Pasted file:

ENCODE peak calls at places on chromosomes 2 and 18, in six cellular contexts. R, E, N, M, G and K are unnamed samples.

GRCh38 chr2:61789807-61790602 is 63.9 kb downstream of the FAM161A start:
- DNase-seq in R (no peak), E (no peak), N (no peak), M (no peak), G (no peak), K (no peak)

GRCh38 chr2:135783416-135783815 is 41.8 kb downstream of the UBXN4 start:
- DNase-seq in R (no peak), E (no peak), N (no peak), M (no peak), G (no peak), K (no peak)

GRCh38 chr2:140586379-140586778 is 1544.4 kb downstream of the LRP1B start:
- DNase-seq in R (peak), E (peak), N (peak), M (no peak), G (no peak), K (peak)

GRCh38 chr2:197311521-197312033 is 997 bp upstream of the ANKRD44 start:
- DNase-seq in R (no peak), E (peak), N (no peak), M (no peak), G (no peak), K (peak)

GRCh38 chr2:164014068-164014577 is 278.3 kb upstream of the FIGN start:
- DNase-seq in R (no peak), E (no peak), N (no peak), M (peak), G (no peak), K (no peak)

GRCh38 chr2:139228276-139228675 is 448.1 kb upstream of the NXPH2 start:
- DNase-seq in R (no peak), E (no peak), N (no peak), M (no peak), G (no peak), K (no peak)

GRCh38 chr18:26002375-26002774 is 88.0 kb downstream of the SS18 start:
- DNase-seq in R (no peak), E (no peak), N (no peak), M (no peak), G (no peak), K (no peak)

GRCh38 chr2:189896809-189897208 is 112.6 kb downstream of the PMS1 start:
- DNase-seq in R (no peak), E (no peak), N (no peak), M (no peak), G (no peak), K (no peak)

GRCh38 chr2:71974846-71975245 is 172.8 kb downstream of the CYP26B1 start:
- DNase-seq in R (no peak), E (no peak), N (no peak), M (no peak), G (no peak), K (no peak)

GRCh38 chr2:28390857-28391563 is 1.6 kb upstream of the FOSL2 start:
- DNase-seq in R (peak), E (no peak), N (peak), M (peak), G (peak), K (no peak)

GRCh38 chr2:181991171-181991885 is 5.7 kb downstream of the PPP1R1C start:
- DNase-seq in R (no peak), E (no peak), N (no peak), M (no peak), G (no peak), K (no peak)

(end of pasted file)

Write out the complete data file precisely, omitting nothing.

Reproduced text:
ENCODE peak calls at places on chromosomes 2 and 18, in six cellular contexts. R, E, N, M, G and K are unnamed samples.

GRCh38 chr2:61789807-61790602 is 63.9 kb downstream of the FAM161A start:
- DNase-seq in R (no peak), E (no peak), N (no peak), M (no peak), G (no peak), K (no peak)

GRCh38 chr2:135783416-135783815 is 41.8 kb downstream of the UBXN4 start:
- DNase-seq in R (no peak), E (no peak), N (no peak), M (no peak), G (no peak), K (no peak)

GRCh38 chr2:140586379-140586778 is 1544.4 kb downstream of the LRP1B start:
- DNase-seq in R (peak), E (peak), N (peak), M (no peak), G (no peak), K (peak)

GRCh38 chr2:197311521-197312033 is 997 bp upstream of the ANKRD44 start:
- DNase-seq in R (no peak), E (peak), N (no peak), M (no peak), G (no peak), K (peak)

GRCh38 chr2:164014068-164014577 is 278.3 kb upstream of the FIGN start:
- DNase-seq in R (no peak), E (no peak), N (no peak), M (peak), G (no peak), K (no peak)

GRCh38 chr2:139228276-139228675 is 448.1 kb upstream of the NXPH2 start:
- DNase-seq in R (no peak), E (no peak), N (no peak), M (no peak), G (no peak), K (no peak)

GRCh38 chr18:26002375-26002774 is 88.0 kb downstream of the SS18 start:
- DNase-seq in R (no peak), E (no peak), N (no peak), M (no peak), G (no peak), K (no peak)

GRCh38 chr2:189896809-189897208 is 112.6 kb downstream of the PMS1 start:
- DNase-seq in R (no peak), E (no peak), N (no peak), M (no peak), G (no peak), K (no peak)

GRCh38 chr2:71974846-71975245 is 172.8 kb downstream of the CYP26B1 start:
- DNase-seq in R (no peak), E (no peak), N (no peak), M (no peak), G (no peak), K (no peak)

GRCh38 chr2:28390857-28391563 is 1.6 kb upstream of the FOSL2 start:
- DNase-seq in R (peak), E (no peak), N (peak), M (peak), G (peak), K (no peak)

GRCh38 chr2:181991171-181991885 is 5.7 kb downstream of the PPP1R1C start:
- DNase-seq in R (no peak), E (no peak), N (no peak), M (no peak), G (no peak), K (no peak)